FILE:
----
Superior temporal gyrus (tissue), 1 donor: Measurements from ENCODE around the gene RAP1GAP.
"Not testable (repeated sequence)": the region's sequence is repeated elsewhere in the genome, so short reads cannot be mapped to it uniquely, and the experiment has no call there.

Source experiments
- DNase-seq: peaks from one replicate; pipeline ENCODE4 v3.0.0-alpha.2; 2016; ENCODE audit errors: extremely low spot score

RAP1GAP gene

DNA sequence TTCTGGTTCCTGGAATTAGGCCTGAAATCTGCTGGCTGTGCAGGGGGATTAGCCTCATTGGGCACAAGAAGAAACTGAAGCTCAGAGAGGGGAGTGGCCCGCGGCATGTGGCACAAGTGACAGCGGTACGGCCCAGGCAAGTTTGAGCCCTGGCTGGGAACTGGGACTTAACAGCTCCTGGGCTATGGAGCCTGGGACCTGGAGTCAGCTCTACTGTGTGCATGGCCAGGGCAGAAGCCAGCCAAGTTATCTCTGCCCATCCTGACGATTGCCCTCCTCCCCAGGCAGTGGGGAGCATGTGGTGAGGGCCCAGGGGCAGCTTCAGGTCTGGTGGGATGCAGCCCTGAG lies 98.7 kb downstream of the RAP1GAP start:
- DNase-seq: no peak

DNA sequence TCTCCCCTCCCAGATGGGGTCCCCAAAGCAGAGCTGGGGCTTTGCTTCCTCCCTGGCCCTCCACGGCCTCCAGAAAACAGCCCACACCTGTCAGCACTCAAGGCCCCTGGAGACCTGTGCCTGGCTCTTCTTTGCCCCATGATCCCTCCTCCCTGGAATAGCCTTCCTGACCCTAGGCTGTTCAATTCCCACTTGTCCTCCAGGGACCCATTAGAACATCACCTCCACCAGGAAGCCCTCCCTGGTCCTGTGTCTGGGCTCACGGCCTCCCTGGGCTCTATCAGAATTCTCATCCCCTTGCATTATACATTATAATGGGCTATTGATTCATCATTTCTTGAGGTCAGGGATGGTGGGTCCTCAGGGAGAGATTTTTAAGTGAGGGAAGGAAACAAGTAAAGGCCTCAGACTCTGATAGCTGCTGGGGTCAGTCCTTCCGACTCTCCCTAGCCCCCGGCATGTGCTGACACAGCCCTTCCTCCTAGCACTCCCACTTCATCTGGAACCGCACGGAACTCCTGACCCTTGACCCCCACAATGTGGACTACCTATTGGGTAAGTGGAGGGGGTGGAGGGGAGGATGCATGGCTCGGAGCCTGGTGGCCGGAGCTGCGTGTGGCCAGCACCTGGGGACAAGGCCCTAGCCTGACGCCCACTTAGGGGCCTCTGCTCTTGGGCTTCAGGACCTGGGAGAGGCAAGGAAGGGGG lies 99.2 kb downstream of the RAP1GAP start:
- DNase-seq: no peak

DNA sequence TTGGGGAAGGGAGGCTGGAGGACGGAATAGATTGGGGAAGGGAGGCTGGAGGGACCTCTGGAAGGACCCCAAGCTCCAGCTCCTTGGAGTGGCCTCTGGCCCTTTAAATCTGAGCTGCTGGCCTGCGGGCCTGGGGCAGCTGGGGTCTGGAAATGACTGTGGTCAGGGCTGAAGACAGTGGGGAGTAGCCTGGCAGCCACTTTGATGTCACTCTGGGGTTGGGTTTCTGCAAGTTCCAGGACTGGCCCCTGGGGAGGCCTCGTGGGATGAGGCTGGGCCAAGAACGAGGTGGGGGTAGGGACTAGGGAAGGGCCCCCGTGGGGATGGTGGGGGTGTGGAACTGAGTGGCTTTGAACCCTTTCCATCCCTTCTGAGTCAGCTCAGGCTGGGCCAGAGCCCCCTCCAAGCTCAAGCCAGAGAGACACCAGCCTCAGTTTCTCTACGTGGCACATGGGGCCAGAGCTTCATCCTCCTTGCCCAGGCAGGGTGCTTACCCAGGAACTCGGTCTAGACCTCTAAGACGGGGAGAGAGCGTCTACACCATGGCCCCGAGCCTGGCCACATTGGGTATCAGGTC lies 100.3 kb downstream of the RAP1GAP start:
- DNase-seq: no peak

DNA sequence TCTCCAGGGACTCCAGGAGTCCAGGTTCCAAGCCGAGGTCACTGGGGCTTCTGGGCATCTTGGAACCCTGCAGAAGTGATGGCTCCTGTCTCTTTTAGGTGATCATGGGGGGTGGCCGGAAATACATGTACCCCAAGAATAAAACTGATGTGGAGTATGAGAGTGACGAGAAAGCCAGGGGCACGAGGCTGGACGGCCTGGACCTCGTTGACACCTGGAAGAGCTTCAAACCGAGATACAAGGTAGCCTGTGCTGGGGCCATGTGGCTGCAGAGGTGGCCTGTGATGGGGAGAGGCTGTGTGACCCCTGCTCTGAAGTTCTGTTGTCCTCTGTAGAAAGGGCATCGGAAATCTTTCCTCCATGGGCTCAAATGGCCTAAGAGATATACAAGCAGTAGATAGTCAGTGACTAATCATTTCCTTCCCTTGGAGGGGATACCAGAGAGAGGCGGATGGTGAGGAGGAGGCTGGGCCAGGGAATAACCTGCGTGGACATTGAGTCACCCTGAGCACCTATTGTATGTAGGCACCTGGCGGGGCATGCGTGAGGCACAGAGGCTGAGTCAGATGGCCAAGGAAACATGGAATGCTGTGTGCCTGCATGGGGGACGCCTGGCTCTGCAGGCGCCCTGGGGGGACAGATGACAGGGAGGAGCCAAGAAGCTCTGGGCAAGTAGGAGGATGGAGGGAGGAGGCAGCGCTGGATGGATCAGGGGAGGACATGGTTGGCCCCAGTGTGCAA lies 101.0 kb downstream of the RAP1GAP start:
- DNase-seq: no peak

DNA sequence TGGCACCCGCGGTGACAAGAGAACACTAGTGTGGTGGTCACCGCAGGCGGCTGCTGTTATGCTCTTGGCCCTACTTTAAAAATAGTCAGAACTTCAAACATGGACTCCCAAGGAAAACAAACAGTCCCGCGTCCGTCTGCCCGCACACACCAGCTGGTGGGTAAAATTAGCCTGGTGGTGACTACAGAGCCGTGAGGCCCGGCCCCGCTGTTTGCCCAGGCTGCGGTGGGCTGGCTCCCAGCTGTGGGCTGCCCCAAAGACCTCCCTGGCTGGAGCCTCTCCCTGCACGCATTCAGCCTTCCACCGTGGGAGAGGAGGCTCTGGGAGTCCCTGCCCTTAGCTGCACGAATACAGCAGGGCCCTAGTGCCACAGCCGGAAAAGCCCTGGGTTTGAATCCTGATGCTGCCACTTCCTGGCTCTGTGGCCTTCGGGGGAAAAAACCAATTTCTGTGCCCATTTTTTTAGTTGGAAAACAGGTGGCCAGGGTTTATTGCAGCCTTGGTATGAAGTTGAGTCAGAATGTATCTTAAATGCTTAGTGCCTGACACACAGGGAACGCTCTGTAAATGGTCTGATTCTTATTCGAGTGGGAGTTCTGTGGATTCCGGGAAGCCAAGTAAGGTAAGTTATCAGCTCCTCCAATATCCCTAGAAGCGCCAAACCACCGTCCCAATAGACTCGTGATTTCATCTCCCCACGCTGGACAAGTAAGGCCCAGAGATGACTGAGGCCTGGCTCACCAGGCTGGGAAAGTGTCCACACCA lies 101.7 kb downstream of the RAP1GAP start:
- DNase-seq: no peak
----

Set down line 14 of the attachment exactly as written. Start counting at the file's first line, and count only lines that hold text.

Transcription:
DNA sequence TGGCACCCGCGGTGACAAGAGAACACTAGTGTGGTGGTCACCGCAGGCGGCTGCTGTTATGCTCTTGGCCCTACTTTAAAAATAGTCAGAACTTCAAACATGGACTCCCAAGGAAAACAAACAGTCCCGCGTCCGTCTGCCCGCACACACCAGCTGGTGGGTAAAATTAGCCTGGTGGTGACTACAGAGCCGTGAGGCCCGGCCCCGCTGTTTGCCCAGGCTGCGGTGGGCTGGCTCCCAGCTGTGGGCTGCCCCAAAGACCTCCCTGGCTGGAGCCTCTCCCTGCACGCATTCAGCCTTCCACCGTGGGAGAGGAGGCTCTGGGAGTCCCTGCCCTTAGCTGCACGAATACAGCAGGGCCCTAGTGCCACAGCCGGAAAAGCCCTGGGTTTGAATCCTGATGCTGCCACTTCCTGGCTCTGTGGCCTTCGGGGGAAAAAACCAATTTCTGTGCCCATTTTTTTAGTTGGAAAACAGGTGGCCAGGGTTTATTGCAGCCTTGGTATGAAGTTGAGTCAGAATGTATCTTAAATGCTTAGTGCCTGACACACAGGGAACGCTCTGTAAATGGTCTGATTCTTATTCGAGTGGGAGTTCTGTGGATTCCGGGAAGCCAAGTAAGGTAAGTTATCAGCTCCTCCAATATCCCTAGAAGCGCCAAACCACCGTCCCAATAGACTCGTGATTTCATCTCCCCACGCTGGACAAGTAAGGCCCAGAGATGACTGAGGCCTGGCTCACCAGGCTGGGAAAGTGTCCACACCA lies 101.7 kb downstream of the RAP1GAP start: